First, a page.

Workload Partitioning is a virtualization technology that utilizes
software rather than firmware to isolate users and/or applications.
A Workload Partition (WPAR) is a combination of several core AIX technologies. There are differences of course, but here the emphasis is on the similarities. In this essay I shall describe the characteristics of these technologies and how workload partitions are built upon them.
There are two types of WPAR: system and application.My focus is on system WPAR as this more closely resembles a LPAR or a seperate system. In other words, a system WPAR behaves as a complete installation of AIX. At a later time application workload partitions will be described in terms of how they differ from a system WPAR. For the rest of this document WPAR and system WPAR are to be considered synonomous.
AIX system software has three components: root, user, and shared. The root component consists of all the software and data that are unique to that system or node. The user (or usr) part consists of all the software and data that is common to all AIX systems at that particular AIX software level (e.g., oslevel AIX 5.3 TL06-01, or AIX 5.3 TL06-02, or AIX 6.1). The shared component is software and data that is common to any UNIX or Linux system.
In it's default configuration a WPAR inherits it's user (/usr) and shared (/usr/share, usually physically included in /usr filesystem) components from the global system. Additionally, the WPAR inherits the /opt filesystem. The /opt filesystem is the normal installation area in the rootvg volume group for RPM and IHS packaged applications and AIX Linux affinity applications and libraries. Because multiple WPAR's are intended to share these file fystems (/usr and /opt) they are read-only by WPAR applications and users. This is very similiar to how NIM (Network Installation Manager) diskless and dataless systems were configured and installed. Since only the unique rootvg volume group file systems need to be created (/, /tmp, /var, /home) creation of a WPAR is a quick process.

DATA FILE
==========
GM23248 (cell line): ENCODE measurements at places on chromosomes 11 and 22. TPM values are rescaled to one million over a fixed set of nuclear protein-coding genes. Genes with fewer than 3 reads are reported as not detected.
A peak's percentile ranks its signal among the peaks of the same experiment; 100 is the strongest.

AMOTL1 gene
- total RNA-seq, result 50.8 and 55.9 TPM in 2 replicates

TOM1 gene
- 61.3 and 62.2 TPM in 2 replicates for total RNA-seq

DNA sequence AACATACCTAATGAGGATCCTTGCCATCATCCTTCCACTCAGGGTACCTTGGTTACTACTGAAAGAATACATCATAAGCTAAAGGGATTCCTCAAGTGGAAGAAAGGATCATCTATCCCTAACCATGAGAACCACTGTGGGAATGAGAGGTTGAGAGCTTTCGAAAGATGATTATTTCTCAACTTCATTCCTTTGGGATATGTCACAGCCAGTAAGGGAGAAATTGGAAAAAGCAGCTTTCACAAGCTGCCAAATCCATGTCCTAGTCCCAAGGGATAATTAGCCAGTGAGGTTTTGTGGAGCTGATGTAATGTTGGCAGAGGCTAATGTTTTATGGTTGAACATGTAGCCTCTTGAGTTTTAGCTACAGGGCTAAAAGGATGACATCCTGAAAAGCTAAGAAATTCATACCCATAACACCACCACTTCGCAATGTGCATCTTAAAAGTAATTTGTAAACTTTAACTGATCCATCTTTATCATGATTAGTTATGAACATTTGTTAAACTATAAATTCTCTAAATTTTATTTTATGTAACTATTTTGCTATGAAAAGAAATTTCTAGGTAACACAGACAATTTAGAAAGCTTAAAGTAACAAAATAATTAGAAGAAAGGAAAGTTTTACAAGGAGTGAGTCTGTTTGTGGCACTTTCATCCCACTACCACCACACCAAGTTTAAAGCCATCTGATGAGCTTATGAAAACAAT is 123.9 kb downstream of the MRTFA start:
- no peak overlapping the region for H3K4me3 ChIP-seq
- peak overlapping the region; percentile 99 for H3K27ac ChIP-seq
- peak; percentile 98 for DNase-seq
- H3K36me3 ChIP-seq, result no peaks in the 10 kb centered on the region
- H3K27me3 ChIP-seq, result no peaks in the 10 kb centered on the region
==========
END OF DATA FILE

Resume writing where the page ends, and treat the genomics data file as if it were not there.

The normal AIX boot process is conducted in three phases:
1) boot IPL, or locating and loading the boot block (hd5);
2) rootvg IPL (varyonvg of rootvg),
3) rc.boot 3 or start of init process reading /etc/inittab
A WPAR activation or "booting" skips step 1. Step 2 is the global (is hosting) system mounting the WPAR filesystems - either locally or from remote storage (currently only NFS is officially supported, GPFS is known to work, but not officially supported at this time (September 2007)). The third phase is staring an init process in the global system. This @init@ process does a chroot to the WPAR root filesystem and performs an AIX normal rc.boot 3 phase.
WPAR Management in it's simpliest form is simply: Starting, Stopping, and Monitoring resource usage. And, not to forget - creating and deleting WPAR.
Creating a WPAR is a very simple process: the onetime prequistite is the existance of the directory /wpars with mode 700 for root. Obviously, we do not want just anyone wondering in the virtualized rootvg's of the WPAR. And, if the WPAR name you want to create resolves either in /etc/hosts or DNS (and I suspect NIS) all you need to do is enter:
# mkwpar -n
If you want to save the output you could also use:
# nohup mkwpar -n
and watch the show!
This creates all the wpar filesystems (/, /home, /tmp, /var and /proc)
and read-only entries for /opt and /usr. After these have been made, they are
mounted and "some assembly" is performed, basically installing the root part
of the filesets in /usr. The only "unfortunate" part of the default setup is
that all filesystems are created in rootvg, and using generic logical partition
names (fslv00, fslv01, fslv02, fslv03). Fortunately, there is an argument
(-g) that you can use to get the logical partitions made in a different
volume group. There are many options for changing all of these and they
will be covered in my next document when I'll discuss WPAR mobility.
At this point you should just enter:
wait for prompt and from "anywhere" you can connect to the running WPAR just
as if it was a seperate system. Just do not expect to make any changes in /usr
or /opt (software installation is also a later document).
WPAR creation is very similar to the process NIM uses for diskless and dataless installations. This method relies on AIX rootvg software consisting of three components: root, user and share. The normal boot process is emulated by the global system "hosting" the WPAR. Phase 1 is not needed; Phase 2 is the mount of the WPAR filesystem resources; and Phase 3 is a so-called @init@ process that is seen as the regular init in the WPAR environment. This is the process that reads and processes /sbin/rc.boot 3 and /etc/inittab just as a normal AIX system would.